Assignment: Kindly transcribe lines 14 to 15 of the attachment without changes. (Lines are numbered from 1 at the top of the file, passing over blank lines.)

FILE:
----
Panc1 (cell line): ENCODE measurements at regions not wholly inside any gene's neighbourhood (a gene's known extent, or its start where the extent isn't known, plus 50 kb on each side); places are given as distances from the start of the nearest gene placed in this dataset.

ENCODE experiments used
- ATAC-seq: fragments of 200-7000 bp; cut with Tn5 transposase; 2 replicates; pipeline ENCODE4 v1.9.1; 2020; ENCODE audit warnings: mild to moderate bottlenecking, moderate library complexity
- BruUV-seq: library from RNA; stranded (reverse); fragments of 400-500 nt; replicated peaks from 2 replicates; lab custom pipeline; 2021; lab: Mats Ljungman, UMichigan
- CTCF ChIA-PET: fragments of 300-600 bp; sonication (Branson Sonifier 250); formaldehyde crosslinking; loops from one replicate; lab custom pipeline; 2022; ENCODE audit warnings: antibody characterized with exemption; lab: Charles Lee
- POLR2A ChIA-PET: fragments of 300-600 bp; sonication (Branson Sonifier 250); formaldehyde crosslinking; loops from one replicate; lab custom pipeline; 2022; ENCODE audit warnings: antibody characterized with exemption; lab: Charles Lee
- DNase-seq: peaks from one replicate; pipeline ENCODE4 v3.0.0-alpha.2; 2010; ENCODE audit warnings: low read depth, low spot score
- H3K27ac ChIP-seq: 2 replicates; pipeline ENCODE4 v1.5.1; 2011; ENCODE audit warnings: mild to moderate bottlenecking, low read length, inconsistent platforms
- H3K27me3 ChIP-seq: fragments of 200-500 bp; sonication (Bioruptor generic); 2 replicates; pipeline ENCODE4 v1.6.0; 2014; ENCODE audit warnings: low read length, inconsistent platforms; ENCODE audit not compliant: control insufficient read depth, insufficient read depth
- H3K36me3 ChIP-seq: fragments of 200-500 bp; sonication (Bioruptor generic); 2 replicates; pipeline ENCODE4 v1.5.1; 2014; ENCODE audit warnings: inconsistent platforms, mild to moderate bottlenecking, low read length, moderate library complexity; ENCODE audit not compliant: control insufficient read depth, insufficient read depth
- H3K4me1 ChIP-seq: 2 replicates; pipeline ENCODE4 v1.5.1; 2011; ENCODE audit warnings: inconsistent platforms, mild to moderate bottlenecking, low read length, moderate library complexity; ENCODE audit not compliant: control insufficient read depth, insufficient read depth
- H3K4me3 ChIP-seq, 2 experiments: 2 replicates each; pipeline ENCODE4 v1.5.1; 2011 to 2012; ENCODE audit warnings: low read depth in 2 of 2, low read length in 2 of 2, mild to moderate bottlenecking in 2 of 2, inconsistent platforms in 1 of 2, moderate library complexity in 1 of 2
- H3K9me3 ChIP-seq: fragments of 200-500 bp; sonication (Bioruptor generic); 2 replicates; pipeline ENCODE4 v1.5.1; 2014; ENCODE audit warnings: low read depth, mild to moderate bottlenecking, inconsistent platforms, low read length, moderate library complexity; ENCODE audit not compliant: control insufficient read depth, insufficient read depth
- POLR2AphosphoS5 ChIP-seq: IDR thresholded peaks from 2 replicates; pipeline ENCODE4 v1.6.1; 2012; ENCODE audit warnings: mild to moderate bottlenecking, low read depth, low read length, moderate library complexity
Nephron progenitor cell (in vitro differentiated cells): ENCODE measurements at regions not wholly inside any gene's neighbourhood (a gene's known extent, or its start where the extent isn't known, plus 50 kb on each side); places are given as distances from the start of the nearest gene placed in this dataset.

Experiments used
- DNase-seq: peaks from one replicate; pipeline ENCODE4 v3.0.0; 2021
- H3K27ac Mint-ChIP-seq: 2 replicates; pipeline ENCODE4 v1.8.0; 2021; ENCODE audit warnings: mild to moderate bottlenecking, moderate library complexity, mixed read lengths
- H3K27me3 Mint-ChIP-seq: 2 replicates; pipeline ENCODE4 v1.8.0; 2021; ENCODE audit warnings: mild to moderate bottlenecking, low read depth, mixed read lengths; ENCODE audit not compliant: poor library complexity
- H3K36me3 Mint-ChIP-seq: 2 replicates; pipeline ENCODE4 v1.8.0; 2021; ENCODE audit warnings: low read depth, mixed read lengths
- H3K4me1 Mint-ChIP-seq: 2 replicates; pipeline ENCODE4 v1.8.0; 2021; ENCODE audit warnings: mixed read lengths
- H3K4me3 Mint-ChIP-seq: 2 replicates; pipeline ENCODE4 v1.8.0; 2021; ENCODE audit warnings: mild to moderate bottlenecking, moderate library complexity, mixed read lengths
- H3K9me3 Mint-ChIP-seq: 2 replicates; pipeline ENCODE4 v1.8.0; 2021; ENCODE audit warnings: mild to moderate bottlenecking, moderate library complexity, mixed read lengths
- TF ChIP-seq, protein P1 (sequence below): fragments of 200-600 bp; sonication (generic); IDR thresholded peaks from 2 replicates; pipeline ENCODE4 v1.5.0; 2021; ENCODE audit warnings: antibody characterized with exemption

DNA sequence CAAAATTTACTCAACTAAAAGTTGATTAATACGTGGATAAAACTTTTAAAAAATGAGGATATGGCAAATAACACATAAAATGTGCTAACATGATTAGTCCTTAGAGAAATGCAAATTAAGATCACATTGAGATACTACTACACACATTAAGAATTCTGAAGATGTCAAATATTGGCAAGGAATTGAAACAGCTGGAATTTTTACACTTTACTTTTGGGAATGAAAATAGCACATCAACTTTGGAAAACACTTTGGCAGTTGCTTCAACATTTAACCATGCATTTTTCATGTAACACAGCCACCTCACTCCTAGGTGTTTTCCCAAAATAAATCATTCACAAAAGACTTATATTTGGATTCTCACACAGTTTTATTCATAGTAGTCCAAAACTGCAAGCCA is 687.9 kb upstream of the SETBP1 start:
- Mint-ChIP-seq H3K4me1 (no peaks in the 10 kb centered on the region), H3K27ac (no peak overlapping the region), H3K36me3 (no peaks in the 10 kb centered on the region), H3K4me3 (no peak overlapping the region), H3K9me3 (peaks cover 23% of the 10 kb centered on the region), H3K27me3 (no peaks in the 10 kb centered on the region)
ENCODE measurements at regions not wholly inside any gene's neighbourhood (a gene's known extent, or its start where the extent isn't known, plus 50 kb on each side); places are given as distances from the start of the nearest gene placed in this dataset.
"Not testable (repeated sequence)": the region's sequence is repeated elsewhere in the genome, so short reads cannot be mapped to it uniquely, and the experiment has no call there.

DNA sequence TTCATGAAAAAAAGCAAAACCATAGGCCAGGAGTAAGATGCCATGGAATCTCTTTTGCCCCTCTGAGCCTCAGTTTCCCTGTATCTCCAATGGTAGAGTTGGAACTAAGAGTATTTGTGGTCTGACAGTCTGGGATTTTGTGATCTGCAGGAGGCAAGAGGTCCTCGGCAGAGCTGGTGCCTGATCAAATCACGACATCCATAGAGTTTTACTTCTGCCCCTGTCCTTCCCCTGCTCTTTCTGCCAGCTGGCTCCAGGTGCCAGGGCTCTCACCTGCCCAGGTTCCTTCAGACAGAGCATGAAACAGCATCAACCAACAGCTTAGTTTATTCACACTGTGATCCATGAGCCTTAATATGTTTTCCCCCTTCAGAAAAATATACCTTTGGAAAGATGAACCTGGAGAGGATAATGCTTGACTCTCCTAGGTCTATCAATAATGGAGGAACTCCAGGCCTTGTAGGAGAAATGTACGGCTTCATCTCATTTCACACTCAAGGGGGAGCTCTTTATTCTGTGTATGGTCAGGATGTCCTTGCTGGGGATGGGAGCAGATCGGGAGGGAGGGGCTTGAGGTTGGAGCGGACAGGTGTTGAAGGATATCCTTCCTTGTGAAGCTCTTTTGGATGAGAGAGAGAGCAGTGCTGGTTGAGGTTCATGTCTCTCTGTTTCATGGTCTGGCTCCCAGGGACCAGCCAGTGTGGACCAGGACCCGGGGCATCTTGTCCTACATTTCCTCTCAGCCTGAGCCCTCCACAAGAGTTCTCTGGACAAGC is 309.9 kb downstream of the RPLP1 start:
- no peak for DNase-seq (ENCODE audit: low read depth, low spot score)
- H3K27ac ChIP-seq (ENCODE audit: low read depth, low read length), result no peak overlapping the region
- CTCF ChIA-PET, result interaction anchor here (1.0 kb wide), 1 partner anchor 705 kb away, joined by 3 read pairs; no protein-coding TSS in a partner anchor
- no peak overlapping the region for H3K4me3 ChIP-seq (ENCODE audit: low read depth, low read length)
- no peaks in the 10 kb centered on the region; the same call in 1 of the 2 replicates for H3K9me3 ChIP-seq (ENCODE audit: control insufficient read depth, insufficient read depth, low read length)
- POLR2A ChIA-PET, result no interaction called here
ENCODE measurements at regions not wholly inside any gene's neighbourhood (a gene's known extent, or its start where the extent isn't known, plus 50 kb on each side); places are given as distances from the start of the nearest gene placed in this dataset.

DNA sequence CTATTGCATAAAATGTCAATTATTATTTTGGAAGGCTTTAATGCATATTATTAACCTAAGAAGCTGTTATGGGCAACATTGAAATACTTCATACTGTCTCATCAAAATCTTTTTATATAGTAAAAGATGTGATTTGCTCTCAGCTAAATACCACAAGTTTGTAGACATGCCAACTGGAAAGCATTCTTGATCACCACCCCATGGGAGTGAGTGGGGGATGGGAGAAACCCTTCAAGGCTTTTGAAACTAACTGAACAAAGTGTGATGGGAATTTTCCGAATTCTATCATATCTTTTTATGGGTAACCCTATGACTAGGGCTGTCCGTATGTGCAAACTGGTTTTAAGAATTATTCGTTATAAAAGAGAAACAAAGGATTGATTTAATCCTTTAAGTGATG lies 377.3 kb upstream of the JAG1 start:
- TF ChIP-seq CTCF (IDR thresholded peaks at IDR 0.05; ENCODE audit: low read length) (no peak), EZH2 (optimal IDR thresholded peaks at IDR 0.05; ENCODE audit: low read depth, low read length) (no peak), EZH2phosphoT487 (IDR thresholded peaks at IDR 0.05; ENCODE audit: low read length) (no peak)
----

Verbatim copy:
- POLR2AphosphoS5 ChIP-seq: IDR thresholded peaks from 2 replicates; pipeline ENCODE4 v1.6.1; 2012; ENCODE audit warnings: mild to moderate bottlenecking, low read depth, low read length, moderate library complexity
Nephron progenitor cell (in vitro differentiated cells): ENCODE measurements at regions not wholly inside any gene's neighbourhood (a gene's known extent, or its start where the extent isn't known, plus 50 kb on each side); places are given as distances from the start of the nearest gene placed in this dataset.